When government budgets are squeezed, thoughts naturally turn to alternative sources of finance. Private finance for infrastructure through banks and bonds has risen back up the agenda in the Middle East and North Africa, in a bid to shore up projects markets.

There are two drawbacks to this approach. The first is that public-private partnership (PPP) projects are, overall, more costly and time-consuming. This actually means priority projects during a downturn are not necessarily suitable candidates for PPP.

Secondly, there is a high correlation between GCC governments’ fiscal positions and their banking sectors’ liquidity levels. Government deposits make up an important, cheap source of funding for domestic banks, and withdrawals are beginning across the GCC. An increase in public borrowing may also crowd out the private sector.

With banks forced to tap markets for increasingly expensive funding and showing more cautious behaviour on lending, this is the worst time to seek finance in the GCC in years.

Kuwait, which has experienced years of delays and reversals in setting up a PPP framework, is the exception. The government spent low for years, failing to carry out vital infrastructure projects, while public reserves and banking sector liquidity built up. This is all set to change in 2016, and the market is expected to overtake Saudi Arabia as the most active project finance market in the region.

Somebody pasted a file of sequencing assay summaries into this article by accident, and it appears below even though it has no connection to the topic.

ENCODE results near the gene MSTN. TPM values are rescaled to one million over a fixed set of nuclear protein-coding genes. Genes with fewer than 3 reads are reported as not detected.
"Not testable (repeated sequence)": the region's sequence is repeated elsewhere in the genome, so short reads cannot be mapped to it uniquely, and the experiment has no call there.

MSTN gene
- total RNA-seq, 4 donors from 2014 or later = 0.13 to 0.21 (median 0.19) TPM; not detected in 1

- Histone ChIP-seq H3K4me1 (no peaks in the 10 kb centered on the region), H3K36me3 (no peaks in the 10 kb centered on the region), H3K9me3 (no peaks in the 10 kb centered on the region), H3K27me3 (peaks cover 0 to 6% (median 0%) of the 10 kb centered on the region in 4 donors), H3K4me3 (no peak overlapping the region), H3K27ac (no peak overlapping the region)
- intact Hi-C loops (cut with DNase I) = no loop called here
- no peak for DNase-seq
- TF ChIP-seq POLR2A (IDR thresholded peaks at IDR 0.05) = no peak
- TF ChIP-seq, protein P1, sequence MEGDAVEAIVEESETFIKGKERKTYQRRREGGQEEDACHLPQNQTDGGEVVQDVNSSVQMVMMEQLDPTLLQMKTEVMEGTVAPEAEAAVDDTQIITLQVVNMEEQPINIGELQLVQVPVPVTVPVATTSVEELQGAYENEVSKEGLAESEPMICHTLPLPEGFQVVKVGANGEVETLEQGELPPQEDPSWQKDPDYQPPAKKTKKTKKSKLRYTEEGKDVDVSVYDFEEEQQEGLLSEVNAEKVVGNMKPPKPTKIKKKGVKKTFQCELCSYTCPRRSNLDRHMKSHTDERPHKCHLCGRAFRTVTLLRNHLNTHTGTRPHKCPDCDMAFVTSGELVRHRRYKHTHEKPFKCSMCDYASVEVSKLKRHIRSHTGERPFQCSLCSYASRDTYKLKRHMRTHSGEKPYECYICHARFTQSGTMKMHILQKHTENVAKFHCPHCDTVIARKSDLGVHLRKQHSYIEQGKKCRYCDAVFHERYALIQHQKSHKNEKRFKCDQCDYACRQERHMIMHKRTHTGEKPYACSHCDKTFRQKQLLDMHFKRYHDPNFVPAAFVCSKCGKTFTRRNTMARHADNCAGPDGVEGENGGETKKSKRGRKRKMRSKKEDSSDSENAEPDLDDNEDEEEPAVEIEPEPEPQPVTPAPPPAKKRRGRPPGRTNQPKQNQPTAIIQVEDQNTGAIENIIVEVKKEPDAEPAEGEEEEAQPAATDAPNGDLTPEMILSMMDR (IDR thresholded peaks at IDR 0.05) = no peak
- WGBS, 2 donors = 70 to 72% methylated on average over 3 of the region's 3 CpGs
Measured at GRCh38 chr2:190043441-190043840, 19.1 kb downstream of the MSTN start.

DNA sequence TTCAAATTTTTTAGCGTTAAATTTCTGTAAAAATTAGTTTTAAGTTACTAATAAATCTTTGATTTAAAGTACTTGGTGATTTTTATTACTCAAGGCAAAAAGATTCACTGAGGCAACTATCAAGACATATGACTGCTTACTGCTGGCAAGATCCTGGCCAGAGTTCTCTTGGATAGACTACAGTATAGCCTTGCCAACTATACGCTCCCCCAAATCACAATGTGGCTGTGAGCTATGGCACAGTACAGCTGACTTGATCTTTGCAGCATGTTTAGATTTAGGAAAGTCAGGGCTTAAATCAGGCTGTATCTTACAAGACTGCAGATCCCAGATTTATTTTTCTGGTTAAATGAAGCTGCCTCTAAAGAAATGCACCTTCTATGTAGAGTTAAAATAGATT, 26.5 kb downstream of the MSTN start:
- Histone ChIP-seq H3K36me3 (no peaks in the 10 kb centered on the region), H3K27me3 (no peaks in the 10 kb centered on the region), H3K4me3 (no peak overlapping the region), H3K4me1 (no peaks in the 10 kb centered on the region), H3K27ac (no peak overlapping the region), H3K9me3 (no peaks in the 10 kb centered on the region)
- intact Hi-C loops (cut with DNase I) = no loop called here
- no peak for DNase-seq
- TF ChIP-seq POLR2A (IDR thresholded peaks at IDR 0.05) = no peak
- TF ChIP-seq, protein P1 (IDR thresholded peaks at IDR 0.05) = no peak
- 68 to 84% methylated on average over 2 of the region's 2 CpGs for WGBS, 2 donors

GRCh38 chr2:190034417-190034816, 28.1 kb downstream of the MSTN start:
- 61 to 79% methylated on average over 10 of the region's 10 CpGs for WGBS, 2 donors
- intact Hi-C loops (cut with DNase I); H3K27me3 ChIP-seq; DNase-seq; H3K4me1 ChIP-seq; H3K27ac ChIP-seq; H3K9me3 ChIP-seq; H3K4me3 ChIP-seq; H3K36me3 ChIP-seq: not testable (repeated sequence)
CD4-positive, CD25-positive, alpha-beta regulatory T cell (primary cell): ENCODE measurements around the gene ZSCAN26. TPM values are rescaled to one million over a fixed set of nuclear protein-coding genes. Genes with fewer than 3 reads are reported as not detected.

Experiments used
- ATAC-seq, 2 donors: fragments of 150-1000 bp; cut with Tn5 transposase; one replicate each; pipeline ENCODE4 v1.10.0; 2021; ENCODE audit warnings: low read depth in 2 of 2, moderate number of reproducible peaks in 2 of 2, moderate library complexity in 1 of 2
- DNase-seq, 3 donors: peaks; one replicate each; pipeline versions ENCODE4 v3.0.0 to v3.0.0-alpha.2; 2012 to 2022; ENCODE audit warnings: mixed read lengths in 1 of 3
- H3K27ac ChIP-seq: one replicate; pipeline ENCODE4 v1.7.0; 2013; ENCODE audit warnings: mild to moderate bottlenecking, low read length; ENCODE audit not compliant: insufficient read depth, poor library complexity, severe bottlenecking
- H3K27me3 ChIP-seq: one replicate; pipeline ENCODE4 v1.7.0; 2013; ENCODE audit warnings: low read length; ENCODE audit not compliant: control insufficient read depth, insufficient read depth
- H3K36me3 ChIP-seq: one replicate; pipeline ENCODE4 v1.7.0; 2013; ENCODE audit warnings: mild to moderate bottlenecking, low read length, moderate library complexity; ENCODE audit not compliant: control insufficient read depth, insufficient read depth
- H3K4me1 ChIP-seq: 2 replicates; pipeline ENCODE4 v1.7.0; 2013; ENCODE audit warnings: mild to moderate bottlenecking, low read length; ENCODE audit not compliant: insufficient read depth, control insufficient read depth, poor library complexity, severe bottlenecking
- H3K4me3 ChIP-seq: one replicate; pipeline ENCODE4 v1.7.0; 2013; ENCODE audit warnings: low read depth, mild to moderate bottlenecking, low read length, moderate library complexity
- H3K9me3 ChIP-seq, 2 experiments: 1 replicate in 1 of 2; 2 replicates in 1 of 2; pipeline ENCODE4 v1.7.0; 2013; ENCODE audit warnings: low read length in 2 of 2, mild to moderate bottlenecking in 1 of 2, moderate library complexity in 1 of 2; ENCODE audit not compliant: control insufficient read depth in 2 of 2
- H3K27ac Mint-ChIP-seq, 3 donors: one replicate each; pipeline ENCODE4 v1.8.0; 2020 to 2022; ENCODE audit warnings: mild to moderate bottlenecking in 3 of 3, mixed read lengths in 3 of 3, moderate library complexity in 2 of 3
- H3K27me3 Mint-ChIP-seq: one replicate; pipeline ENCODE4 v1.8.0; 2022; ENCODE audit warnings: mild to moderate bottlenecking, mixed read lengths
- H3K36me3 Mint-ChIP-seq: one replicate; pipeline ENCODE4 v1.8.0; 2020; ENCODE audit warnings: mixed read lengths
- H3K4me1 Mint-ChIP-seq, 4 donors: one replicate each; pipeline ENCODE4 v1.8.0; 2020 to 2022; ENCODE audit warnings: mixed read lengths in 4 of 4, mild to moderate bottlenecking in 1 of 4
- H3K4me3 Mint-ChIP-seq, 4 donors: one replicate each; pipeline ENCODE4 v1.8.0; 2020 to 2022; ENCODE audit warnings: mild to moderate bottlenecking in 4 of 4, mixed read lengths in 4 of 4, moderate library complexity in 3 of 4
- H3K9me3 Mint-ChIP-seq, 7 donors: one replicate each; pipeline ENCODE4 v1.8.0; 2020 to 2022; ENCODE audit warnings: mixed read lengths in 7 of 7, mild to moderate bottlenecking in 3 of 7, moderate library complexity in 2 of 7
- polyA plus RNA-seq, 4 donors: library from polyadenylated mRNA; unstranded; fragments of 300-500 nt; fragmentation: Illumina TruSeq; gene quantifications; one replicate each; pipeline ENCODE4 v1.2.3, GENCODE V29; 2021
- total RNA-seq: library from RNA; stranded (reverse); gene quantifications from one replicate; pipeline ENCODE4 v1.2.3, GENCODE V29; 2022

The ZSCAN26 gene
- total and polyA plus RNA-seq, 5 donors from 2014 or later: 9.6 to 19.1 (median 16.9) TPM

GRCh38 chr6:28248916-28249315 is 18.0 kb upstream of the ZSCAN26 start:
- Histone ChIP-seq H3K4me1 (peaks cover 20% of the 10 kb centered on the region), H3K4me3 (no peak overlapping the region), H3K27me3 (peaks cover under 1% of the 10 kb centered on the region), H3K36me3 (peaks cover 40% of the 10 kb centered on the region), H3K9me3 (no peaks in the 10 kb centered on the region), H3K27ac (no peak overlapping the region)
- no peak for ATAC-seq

Egypt promises to be another active market for project finance, but is more likely to fail to deliver. The country’s banking sector is weighed down by government debt, and has only limited capacity to finance megaprojects. International investors and lenders are still waiting to hear details of solutions to Egypt’s currency convertibility challenges before they commit.

Projects markets are expecting high levels of support from the financial sector. The reality may disappoint.